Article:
I have to say again how impressed I am with my AT440. Really, this is an impressive and cheap MM, and I repect it too much to abuse it. Therefore, I'm being really careful.
Bernhard, I'll write more about this lubricant, which is not, I repeat, not graphite! It is, yes, that other stuff, a super-fine lab grade that took me forever to find and is guaranteed .75 micron. I assure you this stuff is tiny tiny tiny!
Have a Good weekend.
dangerous work! caution!
I am posting this in the three related theads I've begun in what is now the ANALOGUE FORUM (thank you!).
I want to CAUTION the curious about the dangers of working with fine dry lubricant powders. I use a snug-fitting mask. Seriously. Particles this fine can be easily inhaled.
Furthermore, such treatment may be damaging to your records and cartridge. I just don't know. One elder has who taken an interest in my endeavour remains sceptical, and with reason, I admit. I too have no faith in a treatment that "coats" vinyl. What I am experimenting with is lamella-structured dry lubricant that could conceivably integrate the vinyl surface. I am an experimenter, and I can accept failure as well as success.
Anyone who has experience and interest in this area is encouraged to post.
nothing ventureed, nothing gained, I guess...
As I wrote earlier, my initial experiment applying MOS2 to the surface of two worn records was encouraging. There was a significant reduction of surface noise and minor pops with no apparent musical compromise. Furthermore, careful refinement of the application method virtually eliminated the residue buildup on the stylus that I had noticed at first. Though it was time consuming, with due care I was able to refine the procedure neatly.
HOWEVER, having said that, using MOS2 in this application may also be risky. An article I read warned against using inferior grades of MOS2 (in gun barrels).because of the prospect of impurities (trisulphides, I believe) reacting with H2O to create SULFURIC ACID.
In spite of assurance from the supplier that their product is pure, I cannot recommend it or any other dry lubricant in any kind of formulation to treat LPs, and I will not be subjecting my innocent records (as Bernhard described them) to this. In other words, I am abandoning this experiment.
One thing I can happily report is that the MOS2 film appears to be removable, and I seem to have successfully cleaned those few test records of virtually all trace of it. I find this surprising, and it in fact indicates the failure of the material to bond to the PVC as I had hoped.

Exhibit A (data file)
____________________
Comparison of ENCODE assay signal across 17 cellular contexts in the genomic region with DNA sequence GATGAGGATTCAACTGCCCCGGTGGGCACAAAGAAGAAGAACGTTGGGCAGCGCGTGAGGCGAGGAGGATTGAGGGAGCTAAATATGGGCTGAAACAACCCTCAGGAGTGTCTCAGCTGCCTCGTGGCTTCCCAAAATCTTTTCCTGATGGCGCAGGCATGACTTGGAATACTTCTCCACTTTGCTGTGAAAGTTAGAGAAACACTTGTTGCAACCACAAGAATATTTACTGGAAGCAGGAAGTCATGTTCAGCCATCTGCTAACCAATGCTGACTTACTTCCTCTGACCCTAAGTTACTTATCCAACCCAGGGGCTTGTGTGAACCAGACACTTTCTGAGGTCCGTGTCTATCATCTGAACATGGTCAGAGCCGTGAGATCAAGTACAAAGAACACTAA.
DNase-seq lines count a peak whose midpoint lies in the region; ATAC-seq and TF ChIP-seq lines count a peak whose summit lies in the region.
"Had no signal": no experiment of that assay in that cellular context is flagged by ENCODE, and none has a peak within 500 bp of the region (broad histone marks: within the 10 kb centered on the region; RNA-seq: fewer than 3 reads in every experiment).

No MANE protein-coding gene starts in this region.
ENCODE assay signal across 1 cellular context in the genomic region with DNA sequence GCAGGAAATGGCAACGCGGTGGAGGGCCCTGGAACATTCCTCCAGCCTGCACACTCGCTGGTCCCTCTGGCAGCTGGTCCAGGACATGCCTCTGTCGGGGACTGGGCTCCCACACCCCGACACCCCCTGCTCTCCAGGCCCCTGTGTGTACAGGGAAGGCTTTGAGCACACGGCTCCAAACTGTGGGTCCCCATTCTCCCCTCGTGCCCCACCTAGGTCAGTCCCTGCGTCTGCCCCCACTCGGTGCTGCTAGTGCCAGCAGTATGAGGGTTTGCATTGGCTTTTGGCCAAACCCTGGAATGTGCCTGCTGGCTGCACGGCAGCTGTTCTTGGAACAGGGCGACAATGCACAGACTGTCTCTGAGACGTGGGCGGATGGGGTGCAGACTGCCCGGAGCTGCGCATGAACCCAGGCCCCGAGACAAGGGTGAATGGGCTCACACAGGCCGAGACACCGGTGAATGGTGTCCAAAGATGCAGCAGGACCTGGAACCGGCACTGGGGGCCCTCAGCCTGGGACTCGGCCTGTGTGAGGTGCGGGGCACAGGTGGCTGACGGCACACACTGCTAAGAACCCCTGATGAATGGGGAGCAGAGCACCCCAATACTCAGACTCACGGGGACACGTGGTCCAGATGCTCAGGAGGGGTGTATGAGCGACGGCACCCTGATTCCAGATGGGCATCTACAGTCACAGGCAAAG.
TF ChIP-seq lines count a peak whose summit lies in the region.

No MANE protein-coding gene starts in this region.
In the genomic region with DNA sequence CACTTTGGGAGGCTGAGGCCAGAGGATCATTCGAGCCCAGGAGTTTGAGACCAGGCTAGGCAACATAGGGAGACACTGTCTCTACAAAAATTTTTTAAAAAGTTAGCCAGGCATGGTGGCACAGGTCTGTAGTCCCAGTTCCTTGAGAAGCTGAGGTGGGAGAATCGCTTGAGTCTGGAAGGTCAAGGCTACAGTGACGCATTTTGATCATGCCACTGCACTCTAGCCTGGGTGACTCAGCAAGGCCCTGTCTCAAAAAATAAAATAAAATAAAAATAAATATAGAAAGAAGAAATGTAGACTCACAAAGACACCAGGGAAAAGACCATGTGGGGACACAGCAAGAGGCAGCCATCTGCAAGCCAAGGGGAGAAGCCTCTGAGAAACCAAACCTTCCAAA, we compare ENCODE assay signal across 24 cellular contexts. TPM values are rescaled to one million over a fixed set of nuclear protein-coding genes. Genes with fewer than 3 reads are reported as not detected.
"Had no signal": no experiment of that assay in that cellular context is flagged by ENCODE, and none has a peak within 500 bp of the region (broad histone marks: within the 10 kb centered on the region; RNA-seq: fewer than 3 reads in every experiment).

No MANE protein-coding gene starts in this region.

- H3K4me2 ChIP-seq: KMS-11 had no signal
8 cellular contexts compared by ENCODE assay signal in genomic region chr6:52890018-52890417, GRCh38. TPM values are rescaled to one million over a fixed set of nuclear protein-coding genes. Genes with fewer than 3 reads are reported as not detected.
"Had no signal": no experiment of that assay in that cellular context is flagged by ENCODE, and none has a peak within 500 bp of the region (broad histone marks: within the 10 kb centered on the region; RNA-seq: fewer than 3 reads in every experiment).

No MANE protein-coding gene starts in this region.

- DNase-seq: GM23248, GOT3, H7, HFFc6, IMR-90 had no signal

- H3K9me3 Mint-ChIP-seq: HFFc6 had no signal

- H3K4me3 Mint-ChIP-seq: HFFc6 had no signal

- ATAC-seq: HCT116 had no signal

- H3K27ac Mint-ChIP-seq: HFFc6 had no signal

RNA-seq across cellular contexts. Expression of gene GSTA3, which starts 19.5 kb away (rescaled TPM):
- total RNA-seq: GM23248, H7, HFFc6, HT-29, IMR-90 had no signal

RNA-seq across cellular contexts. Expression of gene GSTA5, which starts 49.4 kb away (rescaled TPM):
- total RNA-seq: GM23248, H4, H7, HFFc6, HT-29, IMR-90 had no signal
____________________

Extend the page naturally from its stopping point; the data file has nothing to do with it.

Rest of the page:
Sceptics will say “I told you so” and I accept this. I cannot claim any “breakthrough,” yet the experiment has given me further insight into that marvelous interaction of vinyl and stylus. Perhaps there is a magic formula out there, but admittedly, I have not found it. I still do not know the ingredients of products like “Gruv-Glide” and the various “Last” treatments, and I would appreciate hearing from more knowledgeable readers.
Now, I will turn my attention back to cleaning, that is, the REMOVAL of all film rather than its application.
Back in the late 70's I used some Sound Gard spray that left a
dry film coating on records is this still avaliable? The Audio Amuture had an article on a diy record cleaner that you coated the
record with and then pealed off when it dried wish I still had the
I don't know that product
I don't know that product though there are others on the market including Gruv-Glide and Last Record Preservative.
I don't know what is in these, but personally, I wouldn't use any of them except on vinyl that is otherwise unplayable. Even then, I would not expect any significant improvement; in other words, the record may still be unplayable.
eila, it was worth a try and it seems at least you went into it with an open mind. Thanks for the effort!